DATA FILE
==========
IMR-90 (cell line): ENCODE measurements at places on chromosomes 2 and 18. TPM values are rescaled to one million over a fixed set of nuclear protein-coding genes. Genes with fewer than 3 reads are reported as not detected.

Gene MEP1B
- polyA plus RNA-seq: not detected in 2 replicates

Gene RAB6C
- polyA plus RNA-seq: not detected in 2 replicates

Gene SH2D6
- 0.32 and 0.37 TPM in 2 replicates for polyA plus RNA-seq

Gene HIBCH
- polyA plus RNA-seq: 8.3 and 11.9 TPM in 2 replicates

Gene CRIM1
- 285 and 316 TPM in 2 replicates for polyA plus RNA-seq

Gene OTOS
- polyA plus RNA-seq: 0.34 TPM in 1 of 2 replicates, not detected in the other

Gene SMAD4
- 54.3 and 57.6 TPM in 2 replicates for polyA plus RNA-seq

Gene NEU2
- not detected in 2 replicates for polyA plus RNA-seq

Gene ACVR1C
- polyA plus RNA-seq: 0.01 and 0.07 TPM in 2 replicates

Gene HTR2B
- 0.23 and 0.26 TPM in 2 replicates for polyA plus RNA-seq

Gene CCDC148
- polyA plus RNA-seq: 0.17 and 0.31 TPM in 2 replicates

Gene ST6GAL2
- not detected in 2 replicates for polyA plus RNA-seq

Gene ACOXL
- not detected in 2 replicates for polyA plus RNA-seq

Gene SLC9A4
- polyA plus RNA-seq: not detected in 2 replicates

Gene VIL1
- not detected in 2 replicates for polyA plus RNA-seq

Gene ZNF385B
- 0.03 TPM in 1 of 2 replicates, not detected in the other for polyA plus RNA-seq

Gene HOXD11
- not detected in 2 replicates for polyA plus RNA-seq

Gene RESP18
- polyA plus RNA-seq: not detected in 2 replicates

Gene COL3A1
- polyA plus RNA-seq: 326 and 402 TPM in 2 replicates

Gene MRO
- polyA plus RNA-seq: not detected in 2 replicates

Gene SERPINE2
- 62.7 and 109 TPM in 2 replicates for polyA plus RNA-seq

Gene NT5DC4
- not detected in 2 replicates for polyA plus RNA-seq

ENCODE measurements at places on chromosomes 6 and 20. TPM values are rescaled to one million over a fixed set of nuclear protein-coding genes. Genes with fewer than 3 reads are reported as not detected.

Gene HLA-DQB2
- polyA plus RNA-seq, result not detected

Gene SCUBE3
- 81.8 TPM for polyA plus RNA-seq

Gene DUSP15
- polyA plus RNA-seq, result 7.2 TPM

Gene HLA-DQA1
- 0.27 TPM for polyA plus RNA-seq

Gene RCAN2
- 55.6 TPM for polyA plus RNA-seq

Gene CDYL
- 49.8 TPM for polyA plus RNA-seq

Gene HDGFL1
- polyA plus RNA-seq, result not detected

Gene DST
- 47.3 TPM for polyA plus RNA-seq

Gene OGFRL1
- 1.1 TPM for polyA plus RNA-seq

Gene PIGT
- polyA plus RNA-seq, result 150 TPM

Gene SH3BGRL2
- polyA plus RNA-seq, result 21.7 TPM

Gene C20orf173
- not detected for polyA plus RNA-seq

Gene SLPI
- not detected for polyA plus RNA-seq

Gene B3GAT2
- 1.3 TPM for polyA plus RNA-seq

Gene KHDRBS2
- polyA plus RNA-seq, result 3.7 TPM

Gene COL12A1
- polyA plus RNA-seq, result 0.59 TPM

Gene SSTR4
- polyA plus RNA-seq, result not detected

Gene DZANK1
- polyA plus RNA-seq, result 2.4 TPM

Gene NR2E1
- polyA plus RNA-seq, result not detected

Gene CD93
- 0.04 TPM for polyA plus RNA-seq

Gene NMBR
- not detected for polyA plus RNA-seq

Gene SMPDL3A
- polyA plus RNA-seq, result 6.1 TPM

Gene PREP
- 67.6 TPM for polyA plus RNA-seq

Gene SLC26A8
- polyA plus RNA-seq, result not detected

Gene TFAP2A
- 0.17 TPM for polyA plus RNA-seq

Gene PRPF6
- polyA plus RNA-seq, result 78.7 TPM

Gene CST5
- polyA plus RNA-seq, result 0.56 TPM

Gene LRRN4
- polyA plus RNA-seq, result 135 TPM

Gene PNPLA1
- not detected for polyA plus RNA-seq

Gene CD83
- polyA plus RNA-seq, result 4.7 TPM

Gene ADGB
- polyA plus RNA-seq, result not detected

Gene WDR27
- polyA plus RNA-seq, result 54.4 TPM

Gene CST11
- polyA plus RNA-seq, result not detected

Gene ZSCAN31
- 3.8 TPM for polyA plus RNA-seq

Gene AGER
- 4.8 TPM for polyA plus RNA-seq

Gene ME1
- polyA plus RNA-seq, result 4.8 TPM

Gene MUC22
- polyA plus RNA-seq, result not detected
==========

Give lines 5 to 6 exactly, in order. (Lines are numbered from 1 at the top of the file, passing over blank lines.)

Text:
- polyA plus RNA-seq: not detected in 2 replicates

Gene SH2D6